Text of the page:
Microscopes for Ultrastructural Examinations

Ultrastructural Investigations

From Microns to Angstroms

With resolutions of microns down to angstroms, electron microscopy is being used to explore the architecture of neurons in our brains and eyes or even individual viruses in our cells. From tissues to proteins, electron microscopy is driving research in many areas of bioscience. Studies in tissue biology examine interactions between cells and their surroundings and aim to understand the living system at the level of the entire organ or whole animal. In order to visualize three-dimensional objects, the sample must be serially sectioned, typically through use of an ultramicrotome or focused ion beam, imaged and reconstructed into a three-dimensional data set.

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Slicing and 3D Imaging in the Nanometer Range

Serial block-face imaging (SBF-SEM) with an integrated ultramicrotome is realized in the Carl Zeiss scanning electron microscopes MERLIN 3View and SIGMA 3View, utilizing fast and convenient SBF-SEM technology by Gatan. While the ultramicrotome approach is a faster method, the focused ion beam is capable of much finer slice thickness. The Carl Zeiss CrossBeam FIB-SEM workstation mills away the surface of your specimen and three-dimensional data set is reconstructed with ATLAS 3D software. With slicing sizes down to nanometers-thickness, your ultrastructural investigations typically generate large amounts of data so you rely on a streamlined process for data acquisition. As slicing and imaging of biological samples becomes more automated, your true challenge is to analyze these vast amounts of information contained in your images.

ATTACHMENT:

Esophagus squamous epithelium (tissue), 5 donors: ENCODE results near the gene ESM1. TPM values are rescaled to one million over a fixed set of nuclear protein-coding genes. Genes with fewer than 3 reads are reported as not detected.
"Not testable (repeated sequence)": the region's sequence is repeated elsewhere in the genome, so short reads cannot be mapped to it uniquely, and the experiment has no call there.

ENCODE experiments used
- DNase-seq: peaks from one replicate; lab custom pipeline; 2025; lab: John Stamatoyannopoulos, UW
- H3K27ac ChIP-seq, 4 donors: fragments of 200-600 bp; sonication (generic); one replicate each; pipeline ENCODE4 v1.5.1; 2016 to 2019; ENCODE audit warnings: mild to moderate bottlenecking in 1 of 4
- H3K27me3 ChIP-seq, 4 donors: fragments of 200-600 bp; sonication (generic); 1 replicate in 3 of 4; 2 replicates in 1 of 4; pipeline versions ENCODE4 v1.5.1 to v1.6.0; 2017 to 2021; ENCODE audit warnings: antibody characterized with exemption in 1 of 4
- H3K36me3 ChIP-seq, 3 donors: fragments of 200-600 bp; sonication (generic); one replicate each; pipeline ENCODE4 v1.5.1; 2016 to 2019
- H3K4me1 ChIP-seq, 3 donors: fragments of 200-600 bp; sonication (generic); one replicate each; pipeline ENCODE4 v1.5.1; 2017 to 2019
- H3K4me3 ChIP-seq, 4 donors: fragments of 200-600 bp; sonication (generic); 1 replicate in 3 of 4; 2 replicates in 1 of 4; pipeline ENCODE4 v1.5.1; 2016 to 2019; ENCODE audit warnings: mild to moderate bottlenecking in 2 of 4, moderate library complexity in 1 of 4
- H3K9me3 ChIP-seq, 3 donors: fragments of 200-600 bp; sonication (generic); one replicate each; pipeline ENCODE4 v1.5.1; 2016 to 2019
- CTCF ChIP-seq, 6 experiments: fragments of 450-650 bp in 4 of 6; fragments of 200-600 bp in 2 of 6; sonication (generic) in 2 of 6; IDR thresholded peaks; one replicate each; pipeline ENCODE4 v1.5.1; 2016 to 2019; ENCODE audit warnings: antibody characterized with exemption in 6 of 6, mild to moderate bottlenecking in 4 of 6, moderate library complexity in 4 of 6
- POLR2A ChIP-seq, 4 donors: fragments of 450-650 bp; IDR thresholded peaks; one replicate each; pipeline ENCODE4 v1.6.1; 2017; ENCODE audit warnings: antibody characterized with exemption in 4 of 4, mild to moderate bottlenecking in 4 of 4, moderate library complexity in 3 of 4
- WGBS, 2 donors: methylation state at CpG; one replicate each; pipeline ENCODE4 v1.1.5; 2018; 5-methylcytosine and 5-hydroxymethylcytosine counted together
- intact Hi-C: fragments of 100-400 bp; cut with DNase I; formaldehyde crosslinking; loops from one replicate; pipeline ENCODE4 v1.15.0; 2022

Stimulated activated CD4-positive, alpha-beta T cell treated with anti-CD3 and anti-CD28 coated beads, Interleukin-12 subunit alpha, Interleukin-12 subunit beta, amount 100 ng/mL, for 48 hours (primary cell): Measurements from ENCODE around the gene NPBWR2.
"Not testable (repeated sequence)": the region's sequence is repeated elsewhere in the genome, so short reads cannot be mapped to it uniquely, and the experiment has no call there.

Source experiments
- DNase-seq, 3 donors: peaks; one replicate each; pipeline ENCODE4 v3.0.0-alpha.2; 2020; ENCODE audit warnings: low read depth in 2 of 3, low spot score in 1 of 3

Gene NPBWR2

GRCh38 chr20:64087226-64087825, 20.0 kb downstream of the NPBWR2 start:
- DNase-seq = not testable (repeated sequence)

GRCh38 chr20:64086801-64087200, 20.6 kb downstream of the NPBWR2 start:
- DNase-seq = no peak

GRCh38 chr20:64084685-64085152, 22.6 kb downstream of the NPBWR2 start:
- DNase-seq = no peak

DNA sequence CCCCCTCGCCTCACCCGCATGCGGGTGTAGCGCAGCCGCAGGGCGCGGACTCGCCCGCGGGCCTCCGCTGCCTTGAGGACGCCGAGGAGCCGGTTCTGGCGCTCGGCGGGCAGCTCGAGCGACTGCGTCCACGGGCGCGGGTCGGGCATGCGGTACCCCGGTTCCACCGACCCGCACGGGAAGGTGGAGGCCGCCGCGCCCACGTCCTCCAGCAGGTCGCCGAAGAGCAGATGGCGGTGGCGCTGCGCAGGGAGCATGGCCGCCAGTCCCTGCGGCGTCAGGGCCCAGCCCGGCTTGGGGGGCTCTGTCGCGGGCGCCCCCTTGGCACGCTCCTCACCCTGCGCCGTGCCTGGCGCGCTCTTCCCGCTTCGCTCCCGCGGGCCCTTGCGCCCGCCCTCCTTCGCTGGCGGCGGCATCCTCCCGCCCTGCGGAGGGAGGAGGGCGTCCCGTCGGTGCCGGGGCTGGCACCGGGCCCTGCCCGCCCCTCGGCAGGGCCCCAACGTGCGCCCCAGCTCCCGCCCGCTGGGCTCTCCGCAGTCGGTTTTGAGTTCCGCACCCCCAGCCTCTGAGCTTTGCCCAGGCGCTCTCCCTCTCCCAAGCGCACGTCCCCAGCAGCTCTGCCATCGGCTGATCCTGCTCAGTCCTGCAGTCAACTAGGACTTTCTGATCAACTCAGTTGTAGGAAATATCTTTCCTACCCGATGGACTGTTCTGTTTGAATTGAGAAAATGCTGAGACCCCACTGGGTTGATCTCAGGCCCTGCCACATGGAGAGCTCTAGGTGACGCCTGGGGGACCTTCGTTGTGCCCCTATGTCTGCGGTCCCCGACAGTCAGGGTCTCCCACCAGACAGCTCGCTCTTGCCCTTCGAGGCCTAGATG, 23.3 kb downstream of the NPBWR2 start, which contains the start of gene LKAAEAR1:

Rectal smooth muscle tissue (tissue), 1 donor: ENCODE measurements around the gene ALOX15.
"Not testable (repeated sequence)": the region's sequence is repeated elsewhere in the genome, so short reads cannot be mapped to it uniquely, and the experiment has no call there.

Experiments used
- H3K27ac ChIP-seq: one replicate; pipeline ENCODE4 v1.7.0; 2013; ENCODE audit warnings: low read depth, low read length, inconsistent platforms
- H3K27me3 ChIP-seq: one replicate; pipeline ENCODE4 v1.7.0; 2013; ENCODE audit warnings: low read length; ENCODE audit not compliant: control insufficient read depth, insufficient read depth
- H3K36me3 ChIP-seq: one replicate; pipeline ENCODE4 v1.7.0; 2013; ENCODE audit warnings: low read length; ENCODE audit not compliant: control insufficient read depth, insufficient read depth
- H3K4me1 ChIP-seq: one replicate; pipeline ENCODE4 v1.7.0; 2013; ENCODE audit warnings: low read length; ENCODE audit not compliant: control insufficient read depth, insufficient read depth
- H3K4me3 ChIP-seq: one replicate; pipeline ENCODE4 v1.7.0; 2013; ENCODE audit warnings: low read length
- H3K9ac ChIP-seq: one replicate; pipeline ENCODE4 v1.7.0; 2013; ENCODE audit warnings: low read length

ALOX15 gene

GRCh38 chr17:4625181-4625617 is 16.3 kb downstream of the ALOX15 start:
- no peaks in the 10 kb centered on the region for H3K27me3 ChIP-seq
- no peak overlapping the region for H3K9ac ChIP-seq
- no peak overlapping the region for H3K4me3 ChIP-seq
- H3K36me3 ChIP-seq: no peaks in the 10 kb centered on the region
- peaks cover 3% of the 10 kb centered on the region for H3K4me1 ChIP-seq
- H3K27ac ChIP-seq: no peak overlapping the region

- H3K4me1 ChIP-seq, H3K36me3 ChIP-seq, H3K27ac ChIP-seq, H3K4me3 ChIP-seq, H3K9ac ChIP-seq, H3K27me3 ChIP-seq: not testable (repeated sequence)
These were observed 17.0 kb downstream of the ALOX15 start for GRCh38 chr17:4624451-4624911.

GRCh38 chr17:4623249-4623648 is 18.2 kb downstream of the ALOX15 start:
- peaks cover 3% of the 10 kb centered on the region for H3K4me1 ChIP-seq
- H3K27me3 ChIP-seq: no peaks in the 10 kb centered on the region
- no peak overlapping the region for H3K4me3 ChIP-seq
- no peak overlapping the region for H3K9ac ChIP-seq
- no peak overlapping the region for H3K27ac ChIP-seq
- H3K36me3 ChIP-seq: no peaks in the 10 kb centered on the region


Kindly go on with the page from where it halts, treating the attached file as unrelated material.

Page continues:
Cryo-Fracturing the Cell

As the building block of all living organisms, it is critical to understand the organization, processes and internal activities of cells. You examine cell membranes and cellular morphology with electron microscopy under fully hydrated conditions. With cryo-fracture techniques you fix cells and examine the organization of interior ultrastructural cellular structures, such as the localization and function of nuclear proteins, cytoskeletal structure and related proteins, ribosome and mitochondrial functions.

From Structure to Function with Correlative Microscopy

You need to understand the relationship between structure and function in your life science research. Correlative examinations, which combine light and scanning electron microscope images of one and the same region within your specimens, help you to address this challenge. You effectively combine the imaging and analytical methods of both light and electron microscopy and link functional and dynamic information about your specimens with ultra-structural details. With Shuttle & Find by Carl Zeiss you experience an easy-to-use, highly productive workflow from a light to an electron microscope – and in combination with widefield microscopes even vice versa.

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